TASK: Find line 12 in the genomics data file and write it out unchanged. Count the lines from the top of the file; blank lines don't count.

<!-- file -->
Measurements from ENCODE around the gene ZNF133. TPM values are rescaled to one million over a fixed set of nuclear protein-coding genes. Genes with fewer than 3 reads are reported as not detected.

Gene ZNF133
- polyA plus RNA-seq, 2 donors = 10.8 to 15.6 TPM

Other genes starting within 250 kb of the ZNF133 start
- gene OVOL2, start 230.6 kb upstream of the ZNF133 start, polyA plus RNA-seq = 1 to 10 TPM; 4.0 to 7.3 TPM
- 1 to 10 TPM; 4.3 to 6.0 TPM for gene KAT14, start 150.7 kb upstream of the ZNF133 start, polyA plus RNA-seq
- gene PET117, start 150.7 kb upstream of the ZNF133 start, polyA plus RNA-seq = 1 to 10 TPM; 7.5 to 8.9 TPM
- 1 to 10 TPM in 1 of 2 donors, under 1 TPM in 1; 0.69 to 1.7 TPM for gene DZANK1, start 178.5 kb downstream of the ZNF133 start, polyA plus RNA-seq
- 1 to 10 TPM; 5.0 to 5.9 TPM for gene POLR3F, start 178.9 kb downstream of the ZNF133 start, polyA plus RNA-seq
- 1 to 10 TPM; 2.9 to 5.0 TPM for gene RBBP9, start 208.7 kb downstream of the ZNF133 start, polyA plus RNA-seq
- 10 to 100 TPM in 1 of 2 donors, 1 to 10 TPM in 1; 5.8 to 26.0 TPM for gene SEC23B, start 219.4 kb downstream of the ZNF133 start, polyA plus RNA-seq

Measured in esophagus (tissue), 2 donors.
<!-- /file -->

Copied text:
Measured in esophagus (tissue), 2 donors.